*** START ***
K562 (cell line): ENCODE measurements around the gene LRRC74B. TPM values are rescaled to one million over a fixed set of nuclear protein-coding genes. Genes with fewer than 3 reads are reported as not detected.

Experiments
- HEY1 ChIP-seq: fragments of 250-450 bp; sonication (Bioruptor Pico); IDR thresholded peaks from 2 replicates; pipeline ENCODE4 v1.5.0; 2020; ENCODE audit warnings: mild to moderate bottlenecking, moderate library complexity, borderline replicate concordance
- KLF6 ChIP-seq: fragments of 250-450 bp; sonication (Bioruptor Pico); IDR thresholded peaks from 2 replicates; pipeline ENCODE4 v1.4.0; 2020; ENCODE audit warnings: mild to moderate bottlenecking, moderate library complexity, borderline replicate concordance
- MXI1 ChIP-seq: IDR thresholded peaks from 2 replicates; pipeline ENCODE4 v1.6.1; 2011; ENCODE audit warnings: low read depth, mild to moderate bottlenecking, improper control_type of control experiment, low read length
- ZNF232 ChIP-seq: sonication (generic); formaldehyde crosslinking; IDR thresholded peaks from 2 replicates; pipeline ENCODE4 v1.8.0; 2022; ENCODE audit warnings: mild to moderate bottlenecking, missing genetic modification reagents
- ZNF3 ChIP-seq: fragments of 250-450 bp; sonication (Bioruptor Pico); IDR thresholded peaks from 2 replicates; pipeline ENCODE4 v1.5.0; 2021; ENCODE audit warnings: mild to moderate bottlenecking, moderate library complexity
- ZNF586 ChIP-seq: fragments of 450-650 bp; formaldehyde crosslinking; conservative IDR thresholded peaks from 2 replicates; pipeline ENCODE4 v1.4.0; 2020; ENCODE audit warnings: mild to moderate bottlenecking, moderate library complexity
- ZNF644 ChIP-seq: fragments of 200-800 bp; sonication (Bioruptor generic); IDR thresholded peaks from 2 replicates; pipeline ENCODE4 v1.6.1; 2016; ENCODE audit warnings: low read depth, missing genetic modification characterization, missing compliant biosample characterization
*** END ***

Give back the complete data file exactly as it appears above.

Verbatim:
K562 (cell line): ENCODE measurements around the gene LRRC74B. TPM values are rescaled to one million over a fixed set of nuclear protein-coding genes. Genes with fewer than 3 reads are reported as not detected.

Experiments
- HEY1 ChIP-seq: fragments of 250-450 bp; sonication (Bioruptor Pico); IDR thresholded peaks from 2 replicates; pipeline ENCODE4 v1.5.0; 2020; ENCODE audit warnings: mild to moderate bottlenecking, moderate library complexity, borderline replicate concordance
- KLF6 ChIP-seq: fragments of 250-450 bp; sonication (Bioruptor Pico); IDR thresholded peaks from 2 replicates; pipeline ENCODE4 v1.4.0; 2020; ENCODE audit warnings: mild to moderate bottlenecking, moderate library complexity, borderline replicate concordance
- MXI1 ChIP-seq: IDR thresholded peaks from 2 replicates; pipeline ENCODE4 v1.6.1; 2011; ENCODE audit warnings: low read depth, mild to moderate bottlenecking, improper control_type of control experiment, low read length
- ZNF232 ChIP-seq: sonication (generic); formaldehyde crosslinking; IDR thresholded peaks from 2 replicates; pipeline ENCODE4 v1.8.0; 2022; ENCODE audit warnings: mild to moderate bottlenecking, missing genetic modification reagents
- ZNF3 ChIP-seq: fragments of 250-450 bp; sonication (Bioruptor Pico); IDR thresholded peaks from 2 replicates; pipeline ENCODE4 v1.5.0; 2021; ENCODE audit warnings: mild to moderate bottlenecking, moderate library complexity
- ZNF586 ChIP-seq: fragments of 450-650 bp; formaldehyde crosslinking; conservative IDR thresholded peaks from 2 replicates; pipeline ENCODE4 v1.4.0; 2020; ENCODE audit warnings: mild to moderate bottlenecking, moderate library complexity
- ZNF644 ChIP-seq: fragments of 200-800 bp; sonication (Bioruptor generic); IDR thresholded peaks from 2 replicates; pipeline ENCODE4 v1.6.1; 2016; ENCODE audit warnings: low read depth, missing genetic modification characterization, missing compliant biosample characterization